Fibonacci
3-y-o ch c (Al Asayl Bloodstock)


Just about the biggest horse in the yard at this stage, and while he looks strong enough to carry his frame, that can be deceptive. He was only third on his reappearance at Chelmsford where Ryan reported that he still felt very weak. It can take a lot more work to bring a horse with his physique to point where they can give of their best, and you only really find out when the chips are down. He ought to win a maiden sooner rather than later, but might not hit his peak until he's five. As a result, we'll take things gradually and not ask him too much before he's ready.


Omeros
3-y-o ch c (Chris Humber)


Won his only start last year, and has done well over the winter, but we didn't think it was appropriate to throw him into a classic trial. He is an intended runner at Kempton on Saturday, and we'll learn more about him there. He'll head down the handicap route all being well, but I'd be hopeful he could make up into a stakes horse by the end of the year.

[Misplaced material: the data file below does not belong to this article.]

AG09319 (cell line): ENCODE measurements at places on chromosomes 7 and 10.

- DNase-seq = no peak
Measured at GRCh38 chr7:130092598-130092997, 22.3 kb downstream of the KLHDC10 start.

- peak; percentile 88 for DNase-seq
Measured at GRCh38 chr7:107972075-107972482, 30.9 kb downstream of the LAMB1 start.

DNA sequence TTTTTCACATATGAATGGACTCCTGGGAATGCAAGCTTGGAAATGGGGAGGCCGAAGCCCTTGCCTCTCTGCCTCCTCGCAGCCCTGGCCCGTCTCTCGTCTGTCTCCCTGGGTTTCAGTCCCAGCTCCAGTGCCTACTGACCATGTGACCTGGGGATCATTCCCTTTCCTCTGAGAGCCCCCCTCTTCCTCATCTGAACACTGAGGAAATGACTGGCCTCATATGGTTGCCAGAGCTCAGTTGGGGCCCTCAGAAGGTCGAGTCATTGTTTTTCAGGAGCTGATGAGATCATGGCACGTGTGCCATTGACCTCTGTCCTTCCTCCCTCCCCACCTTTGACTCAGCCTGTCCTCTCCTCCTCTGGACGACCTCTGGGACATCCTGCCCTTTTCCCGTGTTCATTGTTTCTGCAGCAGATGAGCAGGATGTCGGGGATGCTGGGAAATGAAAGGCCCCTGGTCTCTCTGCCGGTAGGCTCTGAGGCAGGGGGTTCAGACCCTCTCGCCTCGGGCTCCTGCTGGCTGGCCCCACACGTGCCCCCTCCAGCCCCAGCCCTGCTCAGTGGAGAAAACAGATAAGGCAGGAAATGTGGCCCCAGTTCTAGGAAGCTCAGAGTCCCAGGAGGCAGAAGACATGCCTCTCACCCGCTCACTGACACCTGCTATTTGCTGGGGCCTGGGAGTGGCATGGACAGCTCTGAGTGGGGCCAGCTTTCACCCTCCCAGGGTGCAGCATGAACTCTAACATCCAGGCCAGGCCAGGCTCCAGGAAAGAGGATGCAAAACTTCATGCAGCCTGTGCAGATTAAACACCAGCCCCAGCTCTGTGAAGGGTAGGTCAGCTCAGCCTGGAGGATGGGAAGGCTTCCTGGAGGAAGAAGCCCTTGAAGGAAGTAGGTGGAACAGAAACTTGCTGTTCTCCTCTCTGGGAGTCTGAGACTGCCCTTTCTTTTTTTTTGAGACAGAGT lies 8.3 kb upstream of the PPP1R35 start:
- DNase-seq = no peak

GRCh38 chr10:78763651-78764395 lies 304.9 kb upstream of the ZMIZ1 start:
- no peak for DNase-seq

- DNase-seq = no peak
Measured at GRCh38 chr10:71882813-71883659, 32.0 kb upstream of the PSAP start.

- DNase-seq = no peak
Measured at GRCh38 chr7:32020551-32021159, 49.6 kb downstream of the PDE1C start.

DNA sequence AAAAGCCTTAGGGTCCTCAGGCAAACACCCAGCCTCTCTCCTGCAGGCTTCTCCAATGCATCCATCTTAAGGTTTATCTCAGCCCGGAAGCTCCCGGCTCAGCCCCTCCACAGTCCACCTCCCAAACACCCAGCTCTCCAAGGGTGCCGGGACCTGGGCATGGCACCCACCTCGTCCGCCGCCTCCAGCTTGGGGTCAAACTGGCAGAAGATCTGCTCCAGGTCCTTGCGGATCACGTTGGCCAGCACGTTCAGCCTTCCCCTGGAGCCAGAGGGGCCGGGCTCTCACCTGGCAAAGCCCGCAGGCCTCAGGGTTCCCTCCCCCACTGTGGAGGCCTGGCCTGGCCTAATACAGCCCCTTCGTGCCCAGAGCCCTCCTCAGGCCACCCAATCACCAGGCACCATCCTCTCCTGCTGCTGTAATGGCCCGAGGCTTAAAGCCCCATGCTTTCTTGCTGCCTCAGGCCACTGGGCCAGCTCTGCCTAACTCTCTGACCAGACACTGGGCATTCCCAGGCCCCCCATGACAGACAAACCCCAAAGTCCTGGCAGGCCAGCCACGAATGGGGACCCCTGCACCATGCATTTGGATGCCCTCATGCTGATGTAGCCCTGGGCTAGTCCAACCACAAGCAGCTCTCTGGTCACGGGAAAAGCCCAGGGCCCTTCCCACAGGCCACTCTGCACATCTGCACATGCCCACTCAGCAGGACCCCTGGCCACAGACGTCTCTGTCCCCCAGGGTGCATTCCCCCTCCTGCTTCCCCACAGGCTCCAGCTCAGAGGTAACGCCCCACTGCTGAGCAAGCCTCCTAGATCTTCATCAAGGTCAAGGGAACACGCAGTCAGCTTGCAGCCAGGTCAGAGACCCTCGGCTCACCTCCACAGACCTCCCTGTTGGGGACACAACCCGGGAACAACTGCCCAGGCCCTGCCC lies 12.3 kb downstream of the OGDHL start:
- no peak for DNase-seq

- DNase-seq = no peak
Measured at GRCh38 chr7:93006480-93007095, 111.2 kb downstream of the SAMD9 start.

Koropick
3-y-o b c (Ibrahim Araci)

Second in the Sirenia Stakes and ran well when fifth in the Middle Park, both times behind The Last Lion. He's grown over the winter, and I hope he can make up into a Commonwealth Cup contender. We won the Pavilion Stakes at Ascot last spring with Gifted Master and will campaign Koropick the same way, with the Sandy Lane Stakes at Haydock being the next obvious stepping stone.


Afandem
3-y-o b c (Hamad Rashed Bin Ghedayer)

He won four times over sprint trips as a juvenile, and will be campaigned in Group2/3 races at the minimum trip where we hope he can pick up a nice prize.

***


Hugo will be back next week to preview the Craven meeting, but he has also spoken exclusively to betting.betfair about his older horses for the current season.